Voluntary choices in concerted deals : mechanics and attributes of the menu approach
AbstractWhen sovereign debt trades at a discount on secondary markets, a market buyback increases the secondary market price. The wealth of private creditors increases because part of the funds used in the repurchase is a transfer payment to them. This transfer of resources can be mitigated by imposing a capital gains tax on the remaining debt. The authors show how this can be achieved by including exit and new money options in a menu of options from which creditors can freely choose. The menu approach imposes an implicit tax on the capital gains on the remaining debt by requiring lenders that do not exit to extend new loans in proportion to the debt they retain. The menu approach does not require that particular choices from the menu be assigned to each lender. Instead, it implements debt reduction through a price system, allowing different creditors to select different portfolios in equilibrium from a common set of options. The authors illustrate some of their results by analyzing the recent Mexican debt agreement. They show how to read through the complex financial acrobatics to estimate the net debt reduction. Funds provided by international financial institutions benefited both Mexico and its creditors. Mexico directly retained 62 percent of these resources and the banks 34 percent.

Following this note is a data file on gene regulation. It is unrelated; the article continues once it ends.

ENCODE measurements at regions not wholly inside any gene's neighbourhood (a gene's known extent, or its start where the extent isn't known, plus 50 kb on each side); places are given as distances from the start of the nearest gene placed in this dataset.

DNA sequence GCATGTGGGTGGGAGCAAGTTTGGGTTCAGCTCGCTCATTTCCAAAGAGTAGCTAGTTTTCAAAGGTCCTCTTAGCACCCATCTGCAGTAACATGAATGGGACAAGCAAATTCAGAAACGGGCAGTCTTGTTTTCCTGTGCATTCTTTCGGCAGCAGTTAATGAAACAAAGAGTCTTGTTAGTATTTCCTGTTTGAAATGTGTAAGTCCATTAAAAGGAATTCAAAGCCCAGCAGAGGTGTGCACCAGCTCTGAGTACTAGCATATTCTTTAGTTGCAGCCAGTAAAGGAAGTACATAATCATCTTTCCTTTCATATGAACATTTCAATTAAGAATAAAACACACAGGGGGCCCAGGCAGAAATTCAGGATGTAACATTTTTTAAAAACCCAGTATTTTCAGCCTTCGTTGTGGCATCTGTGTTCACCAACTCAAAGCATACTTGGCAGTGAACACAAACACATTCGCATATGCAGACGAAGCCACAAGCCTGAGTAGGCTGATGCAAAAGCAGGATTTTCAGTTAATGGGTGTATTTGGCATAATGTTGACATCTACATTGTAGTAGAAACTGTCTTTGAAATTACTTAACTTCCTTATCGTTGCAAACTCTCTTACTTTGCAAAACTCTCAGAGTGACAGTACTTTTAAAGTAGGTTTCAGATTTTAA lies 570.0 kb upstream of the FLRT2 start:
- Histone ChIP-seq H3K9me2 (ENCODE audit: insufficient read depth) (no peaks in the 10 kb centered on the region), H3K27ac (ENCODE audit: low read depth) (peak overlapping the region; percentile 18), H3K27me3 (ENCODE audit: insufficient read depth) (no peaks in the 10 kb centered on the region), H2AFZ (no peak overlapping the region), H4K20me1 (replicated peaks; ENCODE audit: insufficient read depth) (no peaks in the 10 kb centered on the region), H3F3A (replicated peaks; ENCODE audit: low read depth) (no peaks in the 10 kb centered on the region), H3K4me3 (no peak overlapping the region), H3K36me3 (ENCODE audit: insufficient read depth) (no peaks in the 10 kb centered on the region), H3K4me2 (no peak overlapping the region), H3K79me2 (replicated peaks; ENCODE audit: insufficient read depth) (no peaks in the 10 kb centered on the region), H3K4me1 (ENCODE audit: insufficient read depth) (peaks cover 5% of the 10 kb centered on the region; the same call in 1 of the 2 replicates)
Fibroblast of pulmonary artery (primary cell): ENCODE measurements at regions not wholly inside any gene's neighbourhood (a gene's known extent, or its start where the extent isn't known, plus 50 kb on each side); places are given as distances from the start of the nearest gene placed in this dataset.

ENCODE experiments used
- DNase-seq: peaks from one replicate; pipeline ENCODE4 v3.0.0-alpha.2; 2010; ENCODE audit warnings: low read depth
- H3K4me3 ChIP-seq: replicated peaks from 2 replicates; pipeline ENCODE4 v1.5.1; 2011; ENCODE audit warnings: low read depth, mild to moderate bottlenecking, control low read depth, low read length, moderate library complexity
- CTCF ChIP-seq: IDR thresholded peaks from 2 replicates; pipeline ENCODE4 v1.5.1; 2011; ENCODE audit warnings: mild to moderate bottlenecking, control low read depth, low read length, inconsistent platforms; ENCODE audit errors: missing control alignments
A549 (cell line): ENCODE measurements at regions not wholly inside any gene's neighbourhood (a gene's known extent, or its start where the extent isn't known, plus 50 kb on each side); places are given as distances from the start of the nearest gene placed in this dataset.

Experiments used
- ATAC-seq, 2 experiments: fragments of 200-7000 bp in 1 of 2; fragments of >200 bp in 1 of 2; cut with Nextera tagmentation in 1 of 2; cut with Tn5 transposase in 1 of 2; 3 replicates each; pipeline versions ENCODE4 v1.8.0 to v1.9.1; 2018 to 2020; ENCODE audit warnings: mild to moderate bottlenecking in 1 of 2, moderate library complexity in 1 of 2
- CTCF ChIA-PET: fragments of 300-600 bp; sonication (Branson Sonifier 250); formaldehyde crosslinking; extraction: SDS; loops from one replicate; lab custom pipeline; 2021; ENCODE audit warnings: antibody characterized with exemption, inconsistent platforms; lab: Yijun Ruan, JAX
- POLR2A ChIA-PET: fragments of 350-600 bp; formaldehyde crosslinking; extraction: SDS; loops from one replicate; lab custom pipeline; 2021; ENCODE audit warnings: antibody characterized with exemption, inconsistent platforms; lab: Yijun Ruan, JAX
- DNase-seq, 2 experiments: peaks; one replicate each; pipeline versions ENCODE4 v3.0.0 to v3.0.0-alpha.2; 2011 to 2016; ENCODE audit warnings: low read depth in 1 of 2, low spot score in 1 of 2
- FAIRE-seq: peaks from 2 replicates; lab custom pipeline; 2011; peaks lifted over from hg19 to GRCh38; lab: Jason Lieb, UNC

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Bibliographic InfoPaper provided by The World Bank in its series Policy Research Working Paper Series with number 527.
Date of creation: 31 Oct 1990
Date of revision:
Economic Theory&Research; Banks&Banking Reform; Strategic Debt Management; Environmental Economics&Policies; Financial Intermediation;
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